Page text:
Use PowerShell to Start a Process at Random Times
Summary: Microsoft Scripting Guy, Ed Wilson, talks about using Windows PowerShell to start a process at random intervals.
Hey, Scripting Guy! I have a rather unusual request. I am testing a new monitoring application, and I need a script that will start processes at random intervals so I can check the effectiveness of the solution. Is this something you can help me with?
Microsoft Scripting Guy, Ed Wilson, is here. This morning I am sitting on the porch, sipping a nice cup of green tea with orange flavorings in it. The tea is called Orange Cream, and it tastes exactly like the old Dreamsicles I used to eat when I was a kid. It is a different way to start the morning. I am cooling off after spending an hour in the gym. I have my Surface Pro 3 that the Scripting Wife got for me for my birthday (it was an early birthday present…I have had it for awhile now), and I am catching up with email sent to email@example.com and Facebook. I don’t know about you, but lately, it seems like I am always multitasking. I find it hard to sit and do just one thing at a time anymore. I’m not sure if this is a good thing or a bad thing.
Picking out tools
BB, there are many ways to write a Windows PowerShell script that will generate new processes at random intervals. But when I hear this requirement, I think that I will need the following:
- Get-Random To generate random numbers. I also know that I will need to specify minimum and maximum values. I will accept the default seed.
- Start-Process To start the processes and give me a bit of control over the way they start. For testing purposes, I probably want to use a minimized window style so that it does not block other things (such as the Windows PowerShell ISE for example), and so I will still be able to see that the processes have in fact started. Obviously, I will need a way to specify the program name (and path if needed). I can do this with a variable.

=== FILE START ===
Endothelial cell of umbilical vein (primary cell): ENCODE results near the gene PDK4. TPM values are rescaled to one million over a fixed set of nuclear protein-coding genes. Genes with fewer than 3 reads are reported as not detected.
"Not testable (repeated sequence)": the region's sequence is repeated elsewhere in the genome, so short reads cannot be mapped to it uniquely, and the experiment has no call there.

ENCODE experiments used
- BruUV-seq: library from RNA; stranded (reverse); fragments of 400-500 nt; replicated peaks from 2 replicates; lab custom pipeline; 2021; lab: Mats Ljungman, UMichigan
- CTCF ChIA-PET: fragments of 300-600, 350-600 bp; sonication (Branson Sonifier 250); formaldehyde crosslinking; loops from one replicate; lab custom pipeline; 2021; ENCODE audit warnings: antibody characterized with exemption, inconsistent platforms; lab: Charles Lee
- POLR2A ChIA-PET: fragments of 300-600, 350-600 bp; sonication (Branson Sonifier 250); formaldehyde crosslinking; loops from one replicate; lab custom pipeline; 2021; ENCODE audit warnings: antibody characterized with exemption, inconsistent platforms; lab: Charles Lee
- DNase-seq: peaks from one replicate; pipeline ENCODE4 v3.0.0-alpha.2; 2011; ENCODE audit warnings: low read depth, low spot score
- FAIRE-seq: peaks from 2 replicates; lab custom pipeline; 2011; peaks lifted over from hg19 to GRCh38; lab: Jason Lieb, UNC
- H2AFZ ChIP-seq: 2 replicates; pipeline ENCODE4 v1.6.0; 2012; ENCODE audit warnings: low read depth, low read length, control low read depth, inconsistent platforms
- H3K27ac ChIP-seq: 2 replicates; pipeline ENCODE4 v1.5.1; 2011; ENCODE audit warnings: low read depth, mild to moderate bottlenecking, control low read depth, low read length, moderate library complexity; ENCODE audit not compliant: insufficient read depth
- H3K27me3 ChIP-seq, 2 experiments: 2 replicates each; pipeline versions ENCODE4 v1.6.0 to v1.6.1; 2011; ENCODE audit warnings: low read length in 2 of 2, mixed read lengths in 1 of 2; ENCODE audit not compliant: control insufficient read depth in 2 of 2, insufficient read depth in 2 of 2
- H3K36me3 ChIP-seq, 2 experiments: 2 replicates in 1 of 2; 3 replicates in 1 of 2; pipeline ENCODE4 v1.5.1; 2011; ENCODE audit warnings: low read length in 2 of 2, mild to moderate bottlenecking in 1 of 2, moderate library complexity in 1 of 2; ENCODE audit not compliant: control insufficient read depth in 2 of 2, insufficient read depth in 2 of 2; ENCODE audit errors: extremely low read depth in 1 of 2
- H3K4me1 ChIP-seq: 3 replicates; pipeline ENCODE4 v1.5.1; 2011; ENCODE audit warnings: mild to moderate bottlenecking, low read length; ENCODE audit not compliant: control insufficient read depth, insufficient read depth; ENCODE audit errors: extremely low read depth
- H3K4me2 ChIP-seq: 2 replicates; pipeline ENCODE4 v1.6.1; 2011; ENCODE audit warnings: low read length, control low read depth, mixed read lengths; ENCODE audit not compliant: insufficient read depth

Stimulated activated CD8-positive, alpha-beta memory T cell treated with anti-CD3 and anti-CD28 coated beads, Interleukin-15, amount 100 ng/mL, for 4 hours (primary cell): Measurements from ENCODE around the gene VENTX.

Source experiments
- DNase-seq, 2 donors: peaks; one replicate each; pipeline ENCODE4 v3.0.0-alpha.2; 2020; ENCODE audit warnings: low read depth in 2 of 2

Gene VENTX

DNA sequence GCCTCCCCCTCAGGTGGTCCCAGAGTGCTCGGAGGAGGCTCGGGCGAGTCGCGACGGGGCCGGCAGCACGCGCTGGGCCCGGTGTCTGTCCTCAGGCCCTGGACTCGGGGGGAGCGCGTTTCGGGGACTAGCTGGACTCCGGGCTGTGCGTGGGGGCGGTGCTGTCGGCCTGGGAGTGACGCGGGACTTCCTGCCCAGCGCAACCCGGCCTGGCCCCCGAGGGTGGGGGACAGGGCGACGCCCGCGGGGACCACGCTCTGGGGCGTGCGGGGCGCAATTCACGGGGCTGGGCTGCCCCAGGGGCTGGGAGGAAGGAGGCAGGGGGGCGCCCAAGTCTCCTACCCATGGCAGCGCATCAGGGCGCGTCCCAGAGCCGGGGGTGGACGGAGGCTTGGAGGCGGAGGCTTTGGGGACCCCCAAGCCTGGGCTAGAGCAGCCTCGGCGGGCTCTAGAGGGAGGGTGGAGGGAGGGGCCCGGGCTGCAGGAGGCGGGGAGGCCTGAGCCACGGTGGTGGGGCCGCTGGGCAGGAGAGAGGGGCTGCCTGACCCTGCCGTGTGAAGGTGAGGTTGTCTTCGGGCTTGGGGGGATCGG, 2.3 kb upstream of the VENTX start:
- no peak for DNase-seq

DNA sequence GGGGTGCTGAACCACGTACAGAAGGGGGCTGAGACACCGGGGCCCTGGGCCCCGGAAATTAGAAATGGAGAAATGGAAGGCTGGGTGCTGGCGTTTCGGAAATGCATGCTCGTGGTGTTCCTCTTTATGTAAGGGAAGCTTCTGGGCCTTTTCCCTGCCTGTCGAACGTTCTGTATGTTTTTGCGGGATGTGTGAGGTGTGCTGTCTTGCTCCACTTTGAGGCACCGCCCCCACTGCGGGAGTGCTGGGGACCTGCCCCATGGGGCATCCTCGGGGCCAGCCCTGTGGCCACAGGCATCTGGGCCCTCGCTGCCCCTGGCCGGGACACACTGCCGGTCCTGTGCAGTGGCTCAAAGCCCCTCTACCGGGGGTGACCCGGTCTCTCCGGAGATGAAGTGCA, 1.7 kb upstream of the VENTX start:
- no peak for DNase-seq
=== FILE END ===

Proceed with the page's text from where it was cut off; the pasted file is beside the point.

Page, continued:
- Start-Sleep To control the amount of time between the startup of the process. I will use the –seconds parameter and use the number I get back from Get-Random to control the sleeping. This also means that I will need to use numbers large enough to be minutes instead of seconds (for example, 300 for five minutes).
- While statement To put the script in an infinite loop. I am only testing the script at this point, so this will work well because I am sitting here monitoring it. Later I may want to increase my minimum and maximum random values, and run the script over a twelve hour period of time. For this, I will use the For statement and control exactly how many times I want the script to execute.
Writing the script
Because I did a good job analysis, and I know pretty much all of the commands I am going to use in the script, writing the script does not take me very long at all. In fact, here is the script I wrote:
Note Using While ($true) puts the script into an infinite loop. To stop the loop, press the red square (stop button) in the Windows PowerShell ISE.
$prog = "notepad.exe"
$rnd = Get-Random -Minimum 1 -Maximum 5
Start-Sleep -Seconds $rnd
start-process -FilePath $prog -WindowStyle Minimized}
Testing the script
To test the script, I load it in the Windows PowerShell ISE, press the green triangle, and then wait for a while. Nothing appears, and nothing appears to happen. But, at least on my laptop, I see the screen flash every once in a while, and on my task bar, I see several Notepads stacked up. So I press the red square, and stop the script. Still nothing appears to have happened—at least not from looking at the Windows PowerShell ISE. Here is the screenshot:
In the interactive pane, I use Get-Process to find all the Notepad processes. As shown here, there were quite a few generated:
That is cool. Now I want to see if my randomizer is working—that is, at what time were the Notepad processes generated. That is easy enough. I use the StartTime property. It is probably best to also sort them. So I use the following script:
PS C:\> Get-Process notepad | Select StartTime | sort -Descending
The problem is that it does not sort properly. It looks like it is sorted, but I try the ascending and the descending sorts, and I see the order does not change. Dude.
I then realize that I need to expand the DateTime object (that is contained in the StartTime property) so I can specify WHAT I want to sort on. Obviously, I am interested in the TimeOfDay. So I revise my command to the following:
Get-Process notepad | select -expand StartTime | sort timeofday
Now I try it, and I see that it is working. In fact, I am getting random offsets between the process starts. This is shown here:
BB, that is all there is to using Windows PowerShell to create processes at random intervals. Process Week will continue tomorrow when I will talk about launching random processes at random times.
I invite you to follow me on Twitter and Facebook. If you have any questions, send email to me at firstname.lastname@example.org, or post your questions on the Official Scripting Guys Forum. See you tomorrow. Until then, peace.
Ed Wilson, Microsoft Scripting Guy